Dr. Felix Stehle (42) of TU Dortmund University has succeeded, in collaboration with Julia Schachtsiek (29), in lowering harmful nicotine in tobacco down to detection limit. Instead of 16 milligrams, each gram of tobacco now contains only 0.04 milligrams of nicotine, a reduction by a factor of 400. On 22 September, Dr. Stehle presented this innovation, which is unique worldwide, to experts at the InterTabac trade fair in Dortmund, by its own account the world’s leading exhibition for tobacco goods and smoking accessories.
That precisely the tobacco industry is interested in this topic is quite astonishing, finds Stehle, but at the same time logical: “With nicotine-free cigarettes, manufacturers could open up an additional market for themselves,” he says, “namely the target group of smokers who would like to give up as well as people who want to keep to their usual smoking habits but at the same time avoid harmful nicotine.” That is why Stehle was asked to present his development at the exhibition after an article he and his colleague had submitted appeared in the Plant Biotechnology Journal in June.
The development of the nicotine-free tobacco demanded three years of intensive research work. First, Stehle and Schachtsiek soaked leaves of the Virginia Smoking Tobacco plant in petri dishes in a bacterial solution containing CRISPR gene scissors. First of all, the scissors cut through the six genes of the tobacco plant that are responsible for nicotine production. Although the plant then put these genes back together again, it built in a defect – which meant the genes remained disabled. As a consequence, the plants were no longer able to produce nicotine. The research team then removed the gene scissors from the plant again, creating a “new” nicotine-free tobacco plant. “In our view, once treatment is completed the plant is GMO-free,” says Stehle. There is, however, an EU ruling dated July 2018 that prohibits the cultivation of such plants in Europe. For this reason, Stehle considers that the market for this nicotine-free type of tobacco lies not in Europe but above all overseas.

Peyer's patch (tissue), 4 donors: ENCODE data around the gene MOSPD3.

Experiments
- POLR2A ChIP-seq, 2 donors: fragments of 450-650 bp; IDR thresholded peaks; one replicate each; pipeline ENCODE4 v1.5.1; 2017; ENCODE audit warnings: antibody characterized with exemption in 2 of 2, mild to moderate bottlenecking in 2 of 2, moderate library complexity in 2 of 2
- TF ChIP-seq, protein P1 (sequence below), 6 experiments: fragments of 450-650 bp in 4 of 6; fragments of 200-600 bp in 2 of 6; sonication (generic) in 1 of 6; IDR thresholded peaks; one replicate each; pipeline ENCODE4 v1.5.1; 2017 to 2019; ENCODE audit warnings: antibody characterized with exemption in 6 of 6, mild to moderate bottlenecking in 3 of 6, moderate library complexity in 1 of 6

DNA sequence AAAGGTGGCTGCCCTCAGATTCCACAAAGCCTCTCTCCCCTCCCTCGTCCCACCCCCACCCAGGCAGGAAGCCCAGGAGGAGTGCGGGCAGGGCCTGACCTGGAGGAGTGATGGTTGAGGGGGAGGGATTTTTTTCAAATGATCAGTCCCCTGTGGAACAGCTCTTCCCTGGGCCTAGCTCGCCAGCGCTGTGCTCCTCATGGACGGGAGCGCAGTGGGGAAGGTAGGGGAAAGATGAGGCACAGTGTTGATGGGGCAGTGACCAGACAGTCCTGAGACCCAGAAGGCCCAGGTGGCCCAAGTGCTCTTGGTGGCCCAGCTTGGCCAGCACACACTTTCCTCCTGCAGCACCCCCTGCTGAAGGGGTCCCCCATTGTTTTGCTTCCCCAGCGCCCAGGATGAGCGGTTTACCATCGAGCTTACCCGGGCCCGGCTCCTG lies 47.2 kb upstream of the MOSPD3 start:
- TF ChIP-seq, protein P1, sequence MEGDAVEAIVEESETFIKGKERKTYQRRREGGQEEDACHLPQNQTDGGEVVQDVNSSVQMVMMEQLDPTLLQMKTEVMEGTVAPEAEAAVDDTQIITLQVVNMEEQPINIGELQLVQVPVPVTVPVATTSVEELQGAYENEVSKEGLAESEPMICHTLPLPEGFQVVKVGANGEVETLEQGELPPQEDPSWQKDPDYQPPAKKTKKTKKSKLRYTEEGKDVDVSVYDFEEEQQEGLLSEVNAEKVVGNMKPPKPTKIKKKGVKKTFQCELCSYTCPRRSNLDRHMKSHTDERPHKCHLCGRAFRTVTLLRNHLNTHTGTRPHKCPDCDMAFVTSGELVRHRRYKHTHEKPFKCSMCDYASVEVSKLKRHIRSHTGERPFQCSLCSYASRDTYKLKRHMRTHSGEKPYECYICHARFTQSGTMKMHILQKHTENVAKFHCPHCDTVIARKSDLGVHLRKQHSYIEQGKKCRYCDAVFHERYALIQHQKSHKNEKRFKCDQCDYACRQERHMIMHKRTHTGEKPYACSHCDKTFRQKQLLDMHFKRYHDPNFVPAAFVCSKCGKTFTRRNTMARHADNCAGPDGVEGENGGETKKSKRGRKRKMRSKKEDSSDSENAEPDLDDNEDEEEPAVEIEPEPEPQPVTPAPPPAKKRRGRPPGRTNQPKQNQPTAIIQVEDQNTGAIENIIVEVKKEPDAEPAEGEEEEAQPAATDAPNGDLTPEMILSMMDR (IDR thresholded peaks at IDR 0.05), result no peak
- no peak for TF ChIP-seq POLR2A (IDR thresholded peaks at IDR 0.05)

Seedlings grew in the labs of the Faculty of Biochemical and Chemical Engineering
The Stehle/Schachtsiek team would need about 18 months if companies wanted them to free their own particular type of tobacco of nicotine. The plants were treated in the labs of the Faculty of Biochemical and Chemical Engineering and the seedlings were cultivated in the basement of the faculty’s buildings on North Campus, where they grew in controlled conditions under artificial light. “Tobacco is a beautiful plant with large green leaves and pale-pink flowers,” says Stehle ardently.
Stehle stopped smoking about seven years ago and Julia Schachtsiek never started. Incidentally, they are exploding a myth: The cigarettes previously sold as “light” by no means contained less nicotine than normal cigarettes. Instead, they had a filter that added air to the cigarette smoke as the smoker inhaled and thus reduced the nicotine content of that particular draw on the cigarette. However, the cigarette itself contained just as much nicotine as a normal one. This was also the reason why – following legal disputes – light cigarettes disappeared from the market.